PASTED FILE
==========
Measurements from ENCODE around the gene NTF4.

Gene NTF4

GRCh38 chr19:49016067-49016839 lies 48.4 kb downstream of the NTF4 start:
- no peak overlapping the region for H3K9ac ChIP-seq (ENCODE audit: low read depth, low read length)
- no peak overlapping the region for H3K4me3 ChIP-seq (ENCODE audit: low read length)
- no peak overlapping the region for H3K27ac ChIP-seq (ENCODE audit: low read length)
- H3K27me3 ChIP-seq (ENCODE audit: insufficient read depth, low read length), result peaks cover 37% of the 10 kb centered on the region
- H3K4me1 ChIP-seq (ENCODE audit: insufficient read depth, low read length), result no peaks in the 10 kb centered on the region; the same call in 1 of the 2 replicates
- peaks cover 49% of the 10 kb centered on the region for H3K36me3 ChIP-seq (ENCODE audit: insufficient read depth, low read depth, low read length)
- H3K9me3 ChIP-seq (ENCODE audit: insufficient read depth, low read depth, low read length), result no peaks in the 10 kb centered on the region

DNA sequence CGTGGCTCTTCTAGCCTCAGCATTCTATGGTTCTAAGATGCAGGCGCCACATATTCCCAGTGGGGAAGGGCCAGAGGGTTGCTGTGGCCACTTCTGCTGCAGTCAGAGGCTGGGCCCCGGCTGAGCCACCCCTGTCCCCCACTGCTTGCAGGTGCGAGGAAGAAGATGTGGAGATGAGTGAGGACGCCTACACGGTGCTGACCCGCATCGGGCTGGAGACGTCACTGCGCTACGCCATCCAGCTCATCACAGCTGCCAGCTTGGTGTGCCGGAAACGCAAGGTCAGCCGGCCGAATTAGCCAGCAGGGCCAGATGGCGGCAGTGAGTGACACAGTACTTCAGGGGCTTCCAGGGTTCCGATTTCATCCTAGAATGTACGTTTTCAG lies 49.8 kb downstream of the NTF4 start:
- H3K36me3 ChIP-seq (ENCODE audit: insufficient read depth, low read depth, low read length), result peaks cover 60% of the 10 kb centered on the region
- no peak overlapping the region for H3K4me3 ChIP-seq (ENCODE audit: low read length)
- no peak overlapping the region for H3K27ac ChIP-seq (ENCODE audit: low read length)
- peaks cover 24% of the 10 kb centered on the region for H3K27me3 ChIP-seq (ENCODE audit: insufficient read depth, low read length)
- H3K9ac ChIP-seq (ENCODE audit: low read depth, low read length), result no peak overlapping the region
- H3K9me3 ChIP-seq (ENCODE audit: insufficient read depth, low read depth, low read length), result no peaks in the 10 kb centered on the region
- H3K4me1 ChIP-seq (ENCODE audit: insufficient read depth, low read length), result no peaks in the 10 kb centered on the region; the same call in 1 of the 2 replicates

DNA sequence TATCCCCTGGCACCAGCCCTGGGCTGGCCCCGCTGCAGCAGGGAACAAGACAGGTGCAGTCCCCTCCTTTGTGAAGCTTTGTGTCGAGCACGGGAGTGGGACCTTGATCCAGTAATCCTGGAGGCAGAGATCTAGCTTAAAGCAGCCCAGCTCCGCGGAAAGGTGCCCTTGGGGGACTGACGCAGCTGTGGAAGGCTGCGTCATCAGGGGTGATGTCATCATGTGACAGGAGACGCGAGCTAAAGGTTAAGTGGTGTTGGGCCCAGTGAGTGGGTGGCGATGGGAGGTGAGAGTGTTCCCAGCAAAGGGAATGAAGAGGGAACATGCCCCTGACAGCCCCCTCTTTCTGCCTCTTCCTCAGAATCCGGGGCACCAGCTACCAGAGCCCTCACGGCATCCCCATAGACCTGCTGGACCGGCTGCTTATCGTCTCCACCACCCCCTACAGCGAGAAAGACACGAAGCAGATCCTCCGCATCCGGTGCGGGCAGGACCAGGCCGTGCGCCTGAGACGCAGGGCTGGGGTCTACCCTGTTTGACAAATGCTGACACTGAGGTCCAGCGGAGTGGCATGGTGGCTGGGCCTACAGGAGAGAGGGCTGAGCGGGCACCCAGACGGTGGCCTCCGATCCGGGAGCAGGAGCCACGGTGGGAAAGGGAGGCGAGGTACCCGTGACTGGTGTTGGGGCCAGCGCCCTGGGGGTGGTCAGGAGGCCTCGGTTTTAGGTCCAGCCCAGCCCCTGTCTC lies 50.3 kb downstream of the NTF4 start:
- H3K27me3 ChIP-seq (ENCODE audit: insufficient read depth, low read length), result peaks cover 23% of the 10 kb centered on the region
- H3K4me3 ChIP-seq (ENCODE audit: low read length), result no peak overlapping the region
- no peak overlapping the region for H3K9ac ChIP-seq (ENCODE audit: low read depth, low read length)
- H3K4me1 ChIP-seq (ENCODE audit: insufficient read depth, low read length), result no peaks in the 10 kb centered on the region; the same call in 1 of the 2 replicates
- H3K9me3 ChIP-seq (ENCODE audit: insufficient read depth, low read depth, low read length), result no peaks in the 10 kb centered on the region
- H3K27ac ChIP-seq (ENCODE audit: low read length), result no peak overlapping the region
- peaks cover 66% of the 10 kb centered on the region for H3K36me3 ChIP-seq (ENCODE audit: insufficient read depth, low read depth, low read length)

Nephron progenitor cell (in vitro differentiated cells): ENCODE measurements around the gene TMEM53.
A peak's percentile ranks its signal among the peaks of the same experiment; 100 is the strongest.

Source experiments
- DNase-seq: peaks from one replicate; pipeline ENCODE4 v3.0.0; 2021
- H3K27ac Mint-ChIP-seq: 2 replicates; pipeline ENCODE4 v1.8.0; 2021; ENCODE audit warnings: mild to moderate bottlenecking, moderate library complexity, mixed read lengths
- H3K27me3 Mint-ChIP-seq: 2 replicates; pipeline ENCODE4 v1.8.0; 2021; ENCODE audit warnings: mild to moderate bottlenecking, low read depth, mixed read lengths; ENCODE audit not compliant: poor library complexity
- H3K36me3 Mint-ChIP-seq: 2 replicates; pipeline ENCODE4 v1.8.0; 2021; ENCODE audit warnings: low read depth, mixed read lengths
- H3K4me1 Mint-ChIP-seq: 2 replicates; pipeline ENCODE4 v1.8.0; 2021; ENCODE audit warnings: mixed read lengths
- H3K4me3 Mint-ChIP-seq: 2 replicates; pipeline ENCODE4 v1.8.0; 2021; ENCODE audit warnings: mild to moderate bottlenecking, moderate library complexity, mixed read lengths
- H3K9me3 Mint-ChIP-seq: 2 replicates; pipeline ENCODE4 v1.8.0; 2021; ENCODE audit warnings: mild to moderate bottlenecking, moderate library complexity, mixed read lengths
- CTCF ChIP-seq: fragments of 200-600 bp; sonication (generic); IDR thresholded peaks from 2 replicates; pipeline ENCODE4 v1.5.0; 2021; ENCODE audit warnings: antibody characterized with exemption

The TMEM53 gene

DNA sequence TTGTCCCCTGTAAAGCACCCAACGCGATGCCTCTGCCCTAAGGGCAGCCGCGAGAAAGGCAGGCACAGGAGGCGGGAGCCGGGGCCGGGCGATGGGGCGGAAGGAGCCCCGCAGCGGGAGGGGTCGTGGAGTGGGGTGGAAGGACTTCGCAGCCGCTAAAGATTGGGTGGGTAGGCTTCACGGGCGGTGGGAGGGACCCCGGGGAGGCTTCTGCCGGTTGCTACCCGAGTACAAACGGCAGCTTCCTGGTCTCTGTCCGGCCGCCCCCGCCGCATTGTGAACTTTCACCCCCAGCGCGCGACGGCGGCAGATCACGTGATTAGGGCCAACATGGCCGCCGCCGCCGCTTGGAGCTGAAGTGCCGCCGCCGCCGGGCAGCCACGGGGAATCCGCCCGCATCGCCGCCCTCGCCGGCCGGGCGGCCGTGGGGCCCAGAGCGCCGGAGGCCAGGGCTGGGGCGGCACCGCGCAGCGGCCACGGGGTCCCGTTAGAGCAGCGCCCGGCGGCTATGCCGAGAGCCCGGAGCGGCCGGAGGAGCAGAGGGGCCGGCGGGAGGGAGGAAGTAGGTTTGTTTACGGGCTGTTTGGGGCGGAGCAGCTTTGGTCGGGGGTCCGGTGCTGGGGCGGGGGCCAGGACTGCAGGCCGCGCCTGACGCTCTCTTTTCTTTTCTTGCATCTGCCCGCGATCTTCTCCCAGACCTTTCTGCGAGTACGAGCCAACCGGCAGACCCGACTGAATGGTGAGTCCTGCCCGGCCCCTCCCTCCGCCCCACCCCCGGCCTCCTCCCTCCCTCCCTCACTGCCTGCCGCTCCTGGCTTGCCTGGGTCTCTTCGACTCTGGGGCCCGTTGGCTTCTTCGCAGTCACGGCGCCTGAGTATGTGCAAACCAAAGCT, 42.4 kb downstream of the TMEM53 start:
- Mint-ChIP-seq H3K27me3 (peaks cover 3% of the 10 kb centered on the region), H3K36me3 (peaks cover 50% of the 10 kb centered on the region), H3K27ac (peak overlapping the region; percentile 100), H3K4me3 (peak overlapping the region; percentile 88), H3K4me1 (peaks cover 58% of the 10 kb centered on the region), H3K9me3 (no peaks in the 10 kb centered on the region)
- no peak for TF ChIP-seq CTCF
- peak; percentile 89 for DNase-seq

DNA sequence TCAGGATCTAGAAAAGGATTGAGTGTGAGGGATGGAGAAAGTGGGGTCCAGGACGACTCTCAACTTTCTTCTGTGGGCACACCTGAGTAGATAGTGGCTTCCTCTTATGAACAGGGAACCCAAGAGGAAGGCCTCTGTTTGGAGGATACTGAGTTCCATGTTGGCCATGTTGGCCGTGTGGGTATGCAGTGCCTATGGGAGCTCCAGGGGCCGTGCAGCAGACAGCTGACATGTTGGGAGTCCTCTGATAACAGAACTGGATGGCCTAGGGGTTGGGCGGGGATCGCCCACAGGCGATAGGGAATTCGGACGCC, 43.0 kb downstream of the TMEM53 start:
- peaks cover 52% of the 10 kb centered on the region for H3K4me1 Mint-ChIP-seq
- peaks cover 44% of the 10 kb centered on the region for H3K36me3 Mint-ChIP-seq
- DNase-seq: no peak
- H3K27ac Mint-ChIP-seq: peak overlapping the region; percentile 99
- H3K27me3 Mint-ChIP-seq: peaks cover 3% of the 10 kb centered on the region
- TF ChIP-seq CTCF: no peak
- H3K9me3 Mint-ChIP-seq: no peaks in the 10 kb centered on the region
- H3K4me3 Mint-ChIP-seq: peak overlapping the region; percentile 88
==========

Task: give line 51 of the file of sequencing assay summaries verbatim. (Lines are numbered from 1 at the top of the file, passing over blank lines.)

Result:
- H3K4me3 Mint-ChIP-seq: peak overlapping the region; percentile 88